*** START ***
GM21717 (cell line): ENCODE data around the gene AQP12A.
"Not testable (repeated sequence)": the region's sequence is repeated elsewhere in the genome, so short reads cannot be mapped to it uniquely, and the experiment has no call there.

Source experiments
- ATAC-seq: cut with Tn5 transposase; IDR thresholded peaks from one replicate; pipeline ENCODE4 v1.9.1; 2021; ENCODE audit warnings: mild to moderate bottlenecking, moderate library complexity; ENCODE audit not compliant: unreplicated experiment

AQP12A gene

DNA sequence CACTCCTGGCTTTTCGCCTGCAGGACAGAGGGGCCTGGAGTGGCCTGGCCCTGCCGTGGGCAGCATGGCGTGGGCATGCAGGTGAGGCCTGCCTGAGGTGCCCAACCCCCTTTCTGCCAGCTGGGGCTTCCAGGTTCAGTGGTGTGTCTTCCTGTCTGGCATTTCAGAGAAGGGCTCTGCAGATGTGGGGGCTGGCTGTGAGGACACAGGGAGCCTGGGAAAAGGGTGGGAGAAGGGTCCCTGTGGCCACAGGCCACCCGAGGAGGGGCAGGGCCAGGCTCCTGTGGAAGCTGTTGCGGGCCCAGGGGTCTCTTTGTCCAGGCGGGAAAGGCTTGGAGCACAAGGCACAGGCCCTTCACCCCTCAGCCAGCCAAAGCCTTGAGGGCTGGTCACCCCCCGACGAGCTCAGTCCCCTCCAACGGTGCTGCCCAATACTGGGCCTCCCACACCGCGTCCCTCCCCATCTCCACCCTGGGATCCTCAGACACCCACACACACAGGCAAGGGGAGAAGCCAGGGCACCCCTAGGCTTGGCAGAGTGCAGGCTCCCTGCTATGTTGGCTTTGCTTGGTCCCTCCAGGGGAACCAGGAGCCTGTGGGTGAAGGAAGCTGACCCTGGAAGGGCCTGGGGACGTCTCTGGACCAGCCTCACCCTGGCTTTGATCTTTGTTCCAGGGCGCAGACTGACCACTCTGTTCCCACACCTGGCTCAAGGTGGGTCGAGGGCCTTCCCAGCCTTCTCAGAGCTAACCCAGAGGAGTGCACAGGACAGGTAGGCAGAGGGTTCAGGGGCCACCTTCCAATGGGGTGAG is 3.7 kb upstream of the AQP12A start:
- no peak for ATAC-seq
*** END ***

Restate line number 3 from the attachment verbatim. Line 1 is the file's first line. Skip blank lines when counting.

Source experiments